Cole's Robotic Surgery Story
Elmer "Cole" Comings, Jr. was raised in Mount Vernon and spent his youth on the water. His father, Cole Comings, was superintendent of the shipyard in Anacortes and they got their first boat in 1943. Serving for 27 years and eight days, Cole Jr. spent
most of his life in the Navy until his retirement in 1981. At age 82, Cole is still performing boat inspections in Anacortes.
When it came to his medical care, Cole always felt in the dark about treatment and it bothered him. He wanted to know what to expect and not be lost in the process. He recalled his toughest experience was a hernia operation.
“I had more pain than I could imagine, and spent three days in the hospital,” he said. “They had me on morphine. My wife was there trying to help me. She was slapping me to keep me awake so I'd eat. It was terrible.”
In 2017, Cole recognized similar symptoms, he had pain crawling around in tight spaces at work but was extra careful and pushed through. “I knew I was going to have to need another hernia operation, but based on my past experience, I put it
off as long as possible,” he said.
It didn’t seem like an immediate concern because Cole could still get his work done. “It wasn't really preventing me from doing anything, but it limited me in certain positions,” Cole said. “I’d have to hold it when I'd bend
over and strain a little bit.”
Cole’s hernia got to the point where he had to do something about it. “Because I'd waited so long and put it off, it caused a little extra work,” Cole admitted.
His Family Medicine provider, Dr. Jennifer Benson, encouraged him to take the next step and even set up an appointment with a surgeon in the Skagit Regional Health network.
One week later, Cole met with general surgeon, Dr. Joshua Hawkins, who is specially trained in robotic-assisted minimally invasive procedures. Dr. Hawkins offered two options: Laparoscopic, which could be done right away, or robotic-assisted surgery with the new da Vinci Xi Surgical System. Dr. Hawkins explained that robotic-assisted surgery would be less invasive, and could offer a shorter recovery time with less pain.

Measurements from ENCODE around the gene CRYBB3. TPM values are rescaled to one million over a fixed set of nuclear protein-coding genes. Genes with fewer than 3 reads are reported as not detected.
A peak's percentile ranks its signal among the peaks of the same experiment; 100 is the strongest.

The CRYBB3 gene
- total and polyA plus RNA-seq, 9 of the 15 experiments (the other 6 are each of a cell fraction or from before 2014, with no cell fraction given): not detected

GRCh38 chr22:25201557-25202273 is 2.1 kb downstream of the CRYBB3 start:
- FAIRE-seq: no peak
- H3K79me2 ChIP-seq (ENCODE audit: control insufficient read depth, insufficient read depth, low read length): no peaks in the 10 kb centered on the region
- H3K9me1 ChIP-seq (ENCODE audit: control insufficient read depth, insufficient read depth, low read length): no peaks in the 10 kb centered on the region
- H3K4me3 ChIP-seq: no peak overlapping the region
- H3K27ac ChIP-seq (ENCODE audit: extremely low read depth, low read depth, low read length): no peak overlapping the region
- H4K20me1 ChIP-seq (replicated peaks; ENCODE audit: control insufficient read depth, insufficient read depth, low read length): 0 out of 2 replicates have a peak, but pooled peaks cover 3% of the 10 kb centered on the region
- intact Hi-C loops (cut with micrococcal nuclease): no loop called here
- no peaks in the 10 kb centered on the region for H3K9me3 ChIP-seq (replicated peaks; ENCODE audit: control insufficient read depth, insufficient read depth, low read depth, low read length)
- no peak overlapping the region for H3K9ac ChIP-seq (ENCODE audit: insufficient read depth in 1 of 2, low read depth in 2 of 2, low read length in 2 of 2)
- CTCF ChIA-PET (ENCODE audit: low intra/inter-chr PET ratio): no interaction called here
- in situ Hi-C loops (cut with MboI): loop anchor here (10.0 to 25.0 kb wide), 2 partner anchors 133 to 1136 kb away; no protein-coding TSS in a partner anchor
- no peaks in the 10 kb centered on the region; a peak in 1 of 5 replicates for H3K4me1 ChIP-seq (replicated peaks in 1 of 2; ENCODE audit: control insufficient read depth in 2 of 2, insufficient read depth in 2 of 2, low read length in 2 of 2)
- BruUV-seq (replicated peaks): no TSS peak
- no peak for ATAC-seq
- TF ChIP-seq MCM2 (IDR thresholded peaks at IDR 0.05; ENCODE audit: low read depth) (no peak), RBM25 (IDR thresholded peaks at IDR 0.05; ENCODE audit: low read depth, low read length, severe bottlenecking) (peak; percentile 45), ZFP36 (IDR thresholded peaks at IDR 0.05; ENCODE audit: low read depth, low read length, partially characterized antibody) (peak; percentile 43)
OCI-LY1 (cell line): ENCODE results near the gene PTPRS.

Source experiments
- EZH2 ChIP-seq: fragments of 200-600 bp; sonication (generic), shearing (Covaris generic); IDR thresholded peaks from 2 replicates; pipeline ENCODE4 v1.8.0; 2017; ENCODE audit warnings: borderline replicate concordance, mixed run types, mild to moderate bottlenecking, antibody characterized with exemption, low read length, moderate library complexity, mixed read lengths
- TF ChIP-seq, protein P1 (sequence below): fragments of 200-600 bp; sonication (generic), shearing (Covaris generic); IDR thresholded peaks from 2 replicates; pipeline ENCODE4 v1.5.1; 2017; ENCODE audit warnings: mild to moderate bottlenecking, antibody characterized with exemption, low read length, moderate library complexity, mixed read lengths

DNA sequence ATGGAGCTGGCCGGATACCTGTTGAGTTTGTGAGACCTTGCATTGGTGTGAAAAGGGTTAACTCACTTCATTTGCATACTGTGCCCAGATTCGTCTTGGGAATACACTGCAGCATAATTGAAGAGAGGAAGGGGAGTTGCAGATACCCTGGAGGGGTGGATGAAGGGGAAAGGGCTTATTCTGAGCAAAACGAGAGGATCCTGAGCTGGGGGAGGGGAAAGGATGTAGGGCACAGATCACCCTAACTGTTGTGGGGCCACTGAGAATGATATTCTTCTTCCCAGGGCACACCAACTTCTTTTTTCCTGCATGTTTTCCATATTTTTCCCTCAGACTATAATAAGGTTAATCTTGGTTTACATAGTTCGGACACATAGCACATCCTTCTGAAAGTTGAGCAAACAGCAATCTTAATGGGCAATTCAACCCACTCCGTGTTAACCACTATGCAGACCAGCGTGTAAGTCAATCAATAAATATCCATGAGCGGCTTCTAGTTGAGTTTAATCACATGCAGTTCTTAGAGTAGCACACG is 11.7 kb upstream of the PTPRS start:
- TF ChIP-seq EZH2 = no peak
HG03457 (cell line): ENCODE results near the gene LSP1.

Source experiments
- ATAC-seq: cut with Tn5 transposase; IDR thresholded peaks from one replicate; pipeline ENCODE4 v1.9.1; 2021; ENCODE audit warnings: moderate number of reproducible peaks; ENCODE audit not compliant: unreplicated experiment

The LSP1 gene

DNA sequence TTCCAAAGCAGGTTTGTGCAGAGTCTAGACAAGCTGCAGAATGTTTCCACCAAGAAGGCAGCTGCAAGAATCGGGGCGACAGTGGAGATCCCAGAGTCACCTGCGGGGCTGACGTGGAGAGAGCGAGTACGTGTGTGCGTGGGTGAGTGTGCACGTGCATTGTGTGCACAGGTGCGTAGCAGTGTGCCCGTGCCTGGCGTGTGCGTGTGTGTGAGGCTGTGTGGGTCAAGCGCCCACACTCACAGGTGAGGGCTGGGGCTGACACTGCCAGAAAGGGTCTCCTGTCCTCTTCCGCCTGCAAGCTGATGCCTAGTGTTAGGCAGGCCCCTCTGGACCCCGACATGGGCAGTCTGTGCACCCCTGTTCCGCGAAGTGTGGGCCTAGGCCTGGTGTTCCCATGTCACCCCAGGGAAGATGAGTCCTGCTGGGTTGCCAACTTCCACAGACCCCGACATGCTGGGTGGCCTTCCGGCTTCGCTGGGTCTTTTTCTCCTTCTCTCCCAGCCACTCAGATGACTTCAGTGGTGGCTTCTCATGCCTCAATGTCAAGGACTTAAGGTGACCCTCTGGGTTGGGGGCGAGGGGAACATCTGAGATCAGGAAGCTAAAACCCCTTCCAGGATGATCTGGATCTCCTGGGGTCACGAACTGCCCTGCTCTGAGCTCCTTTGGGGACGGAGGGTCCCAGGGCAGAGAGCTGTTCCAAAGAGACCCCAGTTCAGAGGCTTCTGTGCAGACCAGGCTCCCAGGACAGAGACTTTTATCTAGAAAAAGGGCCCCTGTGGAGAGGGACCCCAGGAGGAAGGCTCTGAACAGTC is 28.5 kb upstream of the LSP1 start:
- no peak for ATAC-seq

Cole attended an event hosted by Skagit Valley Hospital to see the da Vinci XI in person and learn how the system worked. “He [Dr. Hawkins] would be controlling it [the da Vinci Xi] by maneuvering the arms,” said Cole. “It was a mammoth machine considering the daily amount of work that they end up doing with it.” During the event Cole was able to talk with Dr. Joel Dean, another da Vinci Xi trained provider about his upcoming procedure.
Before the surgery, Dr. Hawkins alleviated Cole’s hesitations. “The nice thing about the whole thing was Dr. Hawkins explained everything to me step by step ahead of time.” said Cole. “So, I knew exactly what to expect.”
After his surgery, Cole couldn’t believe how much better it was than his past operation. “I went into the hospital. I had my surgery in the morning. I got out in the afternoon,” he said. “I had three little band-aides on my stomach. I didn't even need an aspirin for pain. It was that good of a surgery. I really enjoyed it.”
Cole’s received personalized care from Dr. Hawkins and the staff at Skagit Regional Health. “They’ve got an interest in what’s going on in you as a person…which is more than other places I’ve been,” he said.
Cole is back at work on a boat with no discomfort. “I’ve got one little mark on my stomach that’s maybe an inch long at most, and that’s the only sign of it [surgery],” he said. “The recovery time was the best part.
It was wonderful. I loved it.”